Dallas has referred to the record as his love letter to Canada, but concedes that such is the clarity of the recordings that it almost feels more like a Best Of… compilation. So, with his work laid out in front of him like this, does he see himself developing as a songwriter?
“I think so,” is his response. “I think I write a certain way. I think I’ve developed into a better understanding of what that is. Whether or not there are people that think my first record is the best record or they like the new record, for me it’s all about: do I feel like I’m moving forward? Do I feel like I’m evolving and getting better? And I do feel that way, in my heart. I do feel that I’m the best singer that I’ve ever been and the best player I’ve ever been and the best writer I’ve ever been. And that’s all I need.”
Dallas’ recent return to Canada and home turf has also meant that he’s back living closer to the other members of Alexisonfire. He reveals that the five friends have been jamming with each other when they can (see panel, opposite page), while fans will have noticed the group have been making a scattered return to playing live shows since the start of 2017. While he’s still uncertain about the future, it’s a transition that the singer believes wouldn’t be happening now had he not walked away from the group seven years ago, when he had grown exhausted from juggling both his full-time band and his solo project.
“I just had a little bit of a nervous breakdown and realised that I couldn’t necessarily do both at the same time, as much as I wanted to,” he says. “Musically, it’s not that I wanted to get away from heavy music – I just couldn’t write those songs at that point. Every time I tried to pick up a guitar and write songs, the other thing was coming out of me more. And so it just sort of made me feel like that’s what I needed to pursue.”
Still, Dallas describes the day that he informed the other members of his decision as the hardest day of his life.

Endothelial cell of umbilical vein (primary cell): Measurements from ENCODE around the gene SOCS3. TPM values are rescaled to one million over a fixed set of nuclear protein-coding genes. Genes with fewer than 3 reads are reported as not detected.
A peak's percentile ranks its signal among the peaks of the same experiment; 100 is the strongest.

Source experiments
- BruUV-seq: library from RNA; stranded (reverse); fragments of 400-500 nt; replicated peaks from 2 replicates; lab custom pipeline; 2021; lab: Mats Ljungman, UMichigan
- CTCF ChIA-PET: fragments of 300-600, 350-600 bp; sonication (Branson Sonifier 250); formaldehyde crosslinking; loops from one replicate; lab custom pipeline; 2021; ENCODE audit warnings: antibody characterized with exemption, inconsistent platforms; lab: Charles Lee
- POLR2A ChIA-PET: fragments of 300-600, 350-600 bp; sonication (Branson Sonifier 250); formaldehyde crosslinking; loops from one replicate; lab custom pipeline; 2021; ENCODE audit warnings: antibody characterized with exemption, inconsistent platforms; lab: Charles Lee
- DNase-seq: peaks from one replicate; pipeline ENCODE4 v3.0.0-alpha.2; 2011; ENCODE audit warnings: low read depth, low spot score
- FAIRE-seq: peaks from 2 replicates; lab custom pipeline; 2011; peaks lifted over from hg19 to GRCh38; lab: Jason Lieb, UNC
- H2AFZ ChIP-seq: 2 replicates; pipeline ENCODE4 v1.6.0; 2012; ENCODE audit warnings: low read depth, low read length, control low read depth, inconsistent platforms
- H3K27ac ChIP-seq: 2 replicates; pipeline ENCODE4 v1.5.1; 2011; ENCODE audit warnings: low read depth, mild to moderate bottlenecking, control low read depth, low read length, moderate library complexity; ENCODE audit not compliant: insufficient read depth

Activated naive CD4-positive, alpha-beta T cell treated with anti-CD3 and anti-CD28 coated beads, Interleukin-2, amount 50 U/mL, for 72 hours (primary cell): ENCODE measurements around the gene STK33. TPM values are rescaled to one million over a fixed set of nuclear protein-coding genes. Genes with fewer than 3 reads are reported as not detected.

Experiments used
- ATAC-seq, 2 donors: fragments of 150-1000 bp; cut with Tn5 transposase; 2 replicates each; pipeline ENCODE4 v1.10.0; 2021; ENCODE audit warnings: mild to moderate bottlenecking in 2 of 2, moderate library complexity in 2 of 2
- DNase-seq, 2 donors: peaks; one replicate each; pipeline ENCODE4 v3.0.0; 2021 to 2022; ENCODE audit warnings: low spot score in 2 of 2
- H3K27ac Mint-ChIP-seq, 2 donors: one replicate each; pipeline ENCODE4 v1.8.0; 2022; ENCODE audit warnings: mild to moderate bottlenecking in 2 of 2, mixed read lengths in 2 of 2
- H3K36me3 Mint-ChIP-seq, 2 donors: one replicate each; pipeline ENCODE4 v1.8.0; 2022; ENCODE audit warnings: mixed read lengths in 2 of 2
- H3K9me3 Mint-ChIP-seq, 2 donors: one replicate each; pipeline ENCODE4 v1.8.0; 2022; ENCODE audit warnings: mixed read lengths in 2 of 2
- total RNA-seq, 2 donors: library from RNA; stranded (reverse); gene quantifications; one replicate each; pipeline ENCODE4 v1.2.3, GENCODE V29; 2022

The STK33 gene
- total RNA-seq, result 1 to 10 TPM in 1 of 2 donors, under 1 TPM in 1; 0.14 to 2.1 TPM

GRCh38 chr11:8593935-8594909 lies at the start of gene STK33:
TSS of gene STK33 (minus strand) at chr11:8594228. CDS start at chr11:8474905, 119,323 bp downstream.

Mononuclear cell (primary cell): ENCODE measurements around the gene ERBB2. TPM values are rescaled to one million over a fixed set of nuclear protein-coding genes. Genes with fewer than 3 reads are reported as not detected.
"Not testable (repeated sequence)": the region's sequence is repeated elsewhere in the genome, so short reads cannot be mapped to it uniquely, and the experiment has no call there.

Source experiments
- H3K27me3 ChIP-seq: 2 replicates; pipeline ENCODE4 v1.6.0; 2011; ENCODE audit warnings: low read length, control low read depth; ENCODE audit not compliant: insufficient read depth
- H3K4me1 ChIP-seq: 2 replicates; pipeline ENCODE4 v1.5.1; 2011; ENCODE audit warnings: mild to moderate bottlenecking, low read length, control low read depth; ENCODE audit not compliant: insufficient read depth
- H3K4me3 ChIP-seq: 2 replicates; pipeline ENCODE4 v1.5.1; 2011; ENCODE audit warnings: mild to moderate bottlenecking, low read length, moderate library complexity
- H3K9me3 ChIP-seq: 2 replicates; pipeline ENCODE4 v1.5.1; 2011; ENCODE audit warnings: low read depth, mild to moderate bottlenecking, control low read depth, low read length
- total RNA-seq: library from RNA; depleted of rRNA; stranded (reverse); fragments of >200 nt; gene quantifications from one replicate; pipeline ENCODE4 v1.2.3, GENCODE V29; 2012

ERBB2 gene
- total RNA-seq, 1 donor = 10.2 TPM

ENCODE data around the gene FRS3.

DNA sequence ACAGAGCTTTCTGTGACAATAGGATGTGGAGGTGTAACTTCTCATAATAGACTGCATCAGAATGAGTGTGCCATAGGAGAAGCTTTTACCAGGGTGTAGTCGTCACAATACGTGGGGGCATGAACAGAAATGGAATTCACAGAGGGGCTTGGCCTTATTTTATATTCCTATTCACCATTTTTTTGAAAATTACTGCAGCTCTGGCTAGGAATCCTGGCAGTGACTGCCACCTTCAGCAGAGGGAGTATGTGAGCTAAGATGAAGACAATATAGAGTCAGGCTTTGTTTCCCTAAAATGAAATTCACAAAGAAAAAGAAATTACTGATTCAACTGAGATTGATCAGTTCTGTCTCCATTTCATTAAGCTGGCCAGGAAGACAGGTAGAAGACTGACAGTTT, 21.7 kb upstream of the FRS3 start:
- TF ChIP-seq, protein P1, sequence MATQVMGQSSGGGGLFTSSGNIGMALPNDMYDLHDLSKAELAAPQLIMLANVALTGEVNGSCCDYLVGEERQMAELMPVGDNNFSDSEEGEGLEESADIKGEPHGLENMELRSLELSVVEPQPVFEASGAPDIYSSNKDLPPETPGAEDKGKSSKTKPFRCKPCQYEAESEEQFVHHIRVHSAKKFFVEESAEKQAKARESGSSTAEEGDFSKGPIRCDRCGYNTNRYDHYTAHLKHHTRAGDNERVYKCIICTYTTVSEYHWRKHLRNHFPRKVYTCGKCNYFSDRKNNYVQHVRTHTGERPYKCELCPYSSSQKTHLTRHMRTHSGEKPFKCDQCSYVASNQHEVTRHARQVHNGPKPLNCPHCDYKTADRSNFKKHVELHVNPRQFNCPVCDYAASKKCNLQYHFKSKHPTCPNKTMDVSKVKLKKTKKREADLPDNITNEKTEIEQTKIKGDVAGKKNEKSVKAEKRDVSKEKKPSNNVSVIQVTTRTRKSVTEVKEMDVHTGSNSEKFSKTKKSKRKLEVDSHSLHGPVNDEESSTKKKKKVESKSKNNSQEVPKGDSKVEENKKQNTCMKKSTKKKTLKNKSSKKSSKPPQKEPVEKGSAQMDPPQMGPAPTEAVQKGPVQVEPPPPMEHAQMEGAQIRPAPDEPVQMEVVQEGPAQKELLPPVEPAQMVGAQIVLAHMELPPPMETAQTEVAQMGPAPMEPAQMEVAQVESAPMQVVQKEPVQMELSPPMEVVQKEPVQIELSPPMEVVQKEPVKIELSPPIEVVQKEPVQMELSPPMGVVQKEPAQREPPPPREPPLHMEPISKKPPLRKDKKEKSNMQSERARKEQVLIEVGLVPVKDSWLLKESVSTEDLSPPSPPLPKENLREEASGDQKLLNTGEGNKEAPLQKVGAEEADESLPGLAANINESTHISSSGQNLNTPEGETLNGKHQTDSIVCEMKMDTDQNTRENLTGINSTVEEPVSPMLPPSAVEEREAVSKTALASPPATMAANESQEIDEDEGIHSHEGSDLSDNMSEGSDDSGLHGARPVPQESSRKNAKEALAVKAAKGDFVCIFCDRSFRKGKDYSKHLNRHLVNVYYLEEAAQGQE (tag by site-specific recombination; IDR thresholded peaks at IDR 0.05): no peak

“It had nothing to do with being solo or leaving the band and having the spotlight – it had nothing to do with that. It was just, creatively, I felt like I had other things that I needed to explore. I think they, after a while, all understood that, and that’s probably why we’re back playing again – because we didn’t break up, I didn’t quit the band because we hated each other, it was just that I needed to do this other thing.”
As what feels like a season of transition draws to a close for Dallas, it’s unclear, but nevertheless intriguing, what his next project will be. He’s recently taken up his first role as a producer, something that he says he’d like to pursue further, while Guide Me Back Home is the first release on his own record label, Still Records, an imprint on Dine Alone Records. What seems certain is that the singer will take things at his own pace.
“I’ve always just wanted to write a better song than I did before,” he says. “And I think I still approach it that way – I don’t really let any of the noise of either being successful or not being successful get in the way. I’ve always said that success to me is the ability to just continue doing it.
“I have a good friend who’s a writer here in Canada,” he continues. “She said to me once, ‘You know, Dallas, the world needs rock stars, but the world also just needs singers of songs.’ And she was like, ‘That’s what you are, you’re a singer of songs.’ And I was like, ‘Oh. Thanks.’” He chuckles before making a confession. “And I’m fine with that.”
“I’M NOT POLITICAL, BUT I CARE ABOUT HUMAN DECENCY…” DALLAS GREEN CITY AND COLOUR ’S GUIDE ME BACK HOME LIVE ALBUM IS OUT NOW VIA STILL RECORDS